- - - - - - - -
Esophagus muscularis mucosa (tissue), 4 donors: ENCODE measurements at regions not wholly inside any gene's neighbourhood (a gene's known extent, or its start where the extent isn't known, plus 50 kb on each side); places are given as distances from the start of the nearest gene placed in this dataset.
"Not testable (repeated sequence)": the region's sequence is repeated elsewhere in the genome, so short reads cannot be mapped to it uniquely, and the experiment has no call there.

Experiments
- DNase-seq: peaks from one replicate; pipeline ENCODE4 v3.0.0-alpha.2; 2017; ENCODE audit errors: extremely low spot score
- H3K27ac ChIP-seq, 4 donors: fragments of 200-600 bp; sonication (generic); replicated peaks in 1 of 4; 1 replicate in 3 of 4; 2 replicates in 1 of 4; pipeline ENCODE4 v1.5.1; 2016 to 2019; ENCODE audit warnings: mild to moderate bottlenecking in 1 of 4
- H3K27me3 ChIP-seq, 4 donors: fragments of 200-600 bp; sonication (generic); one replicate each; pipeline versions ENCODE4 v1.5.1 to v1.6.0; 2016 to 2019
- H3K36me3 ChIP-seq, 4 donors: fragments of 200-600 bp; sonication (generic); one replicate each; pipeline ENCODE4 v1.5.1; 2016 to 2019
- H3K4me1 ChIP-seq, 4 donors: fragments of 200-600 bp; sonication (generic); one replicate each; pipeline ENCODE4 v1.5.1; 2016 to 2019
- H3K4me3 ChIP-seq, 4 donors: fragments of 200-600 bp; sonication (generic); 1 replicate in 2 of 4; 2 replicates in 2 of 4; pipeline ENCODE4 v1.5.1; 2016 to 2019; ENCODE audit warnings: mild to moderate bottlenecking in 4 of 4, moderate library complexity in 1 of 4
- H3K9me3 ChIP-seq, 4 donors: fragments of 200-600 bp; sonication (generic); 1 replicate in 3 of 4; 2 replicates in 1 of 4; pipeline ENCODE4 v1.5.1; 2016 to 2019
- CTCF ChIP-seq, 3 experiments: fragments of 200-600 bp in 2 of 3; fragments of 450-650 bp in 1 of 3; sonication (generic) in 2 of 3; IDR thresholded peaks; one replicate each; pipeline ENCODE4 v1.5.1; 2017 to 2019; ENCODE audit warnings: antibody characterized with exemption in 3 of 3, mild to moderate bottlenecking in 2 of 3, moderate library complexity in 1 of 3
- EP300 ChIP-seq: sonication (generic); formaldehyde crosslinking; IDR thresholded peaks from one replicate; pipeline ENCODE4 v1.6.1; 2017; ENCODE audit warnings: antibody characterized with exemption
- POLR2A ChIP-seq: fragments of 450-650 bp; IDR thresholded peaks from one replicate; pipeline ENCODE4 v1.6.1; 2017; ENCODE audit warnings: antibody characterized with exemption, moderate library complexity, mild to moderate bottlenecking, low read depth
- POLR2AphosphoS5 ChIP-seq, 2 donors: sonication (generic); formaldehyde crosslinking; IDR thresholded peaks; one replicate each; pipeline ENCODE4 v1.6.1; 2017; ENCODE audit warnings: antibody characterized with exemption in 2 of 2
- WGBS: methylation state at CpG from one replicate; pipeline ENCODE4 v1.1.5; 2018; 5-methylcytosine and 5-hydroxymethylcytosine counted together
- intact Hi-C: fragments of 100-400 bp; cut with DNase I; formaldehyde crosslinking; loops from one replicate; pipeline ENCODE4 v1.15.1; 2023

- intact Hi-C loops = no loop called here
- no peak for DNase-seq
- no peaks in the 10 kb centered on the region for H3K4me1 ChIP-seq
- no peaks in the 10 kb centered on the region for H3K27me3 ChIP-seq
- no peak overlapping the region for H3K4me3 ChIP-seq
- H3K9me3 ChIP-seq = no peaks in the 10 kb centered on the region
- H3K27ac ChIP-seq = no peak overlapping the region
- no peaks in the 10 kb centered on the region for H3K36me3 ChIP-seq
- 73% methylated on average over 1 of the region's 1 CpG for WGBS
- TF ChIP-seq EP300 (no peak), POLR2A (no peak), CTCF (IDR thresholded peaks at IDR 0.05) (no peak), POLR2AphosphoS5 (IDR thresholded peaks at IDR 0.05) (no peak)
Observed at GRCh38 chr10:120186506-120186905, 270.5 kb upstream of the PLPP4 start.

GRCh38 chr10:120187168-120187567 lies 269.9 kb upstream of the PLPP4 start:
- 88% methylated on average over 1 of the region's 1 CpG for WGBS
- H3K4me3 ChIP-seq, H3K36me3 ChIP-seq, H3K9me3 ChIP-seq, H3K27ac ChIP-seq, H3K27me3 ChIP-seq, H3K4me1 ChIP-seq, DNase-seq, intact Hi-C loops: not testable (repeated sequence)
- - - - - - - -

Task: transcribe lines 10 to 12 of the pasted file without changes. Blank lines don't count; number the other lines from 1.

- H3K9me3 ChIP-seq, 4 donors: fragments of 200-600 bp; sonication (generic); 1 replicate in 3 of 4; 2 replicates in 1 of 4; pipeline ENCODE4 v1.5.1; 2016 to 2019
- CTCF ChIP-seq, 3 experiments: fragments of 200-600 bp in 2 of 3; fragments of 450-650 bp in 1 of 3; sonication (generic) in 2 of 3; IDR thresholded peaks; one replicate each; pipeline ENCODE4 v1.5.1; 2017 to 2019; ENCODE audit warnings: antibody characterized with exemption in 3 of 3, mild to moderate bottlenecking in 2 of 3, moderate library complexity in 1 of 3
- EP300 ChIP-seq: sonication (generic); formaldehyde crosslinking; IDR thresholded peaks from one replicate; pipeline ENCODE4 v1.6.1; 2017; ENCODE audit warnings: antibody characterized with exemption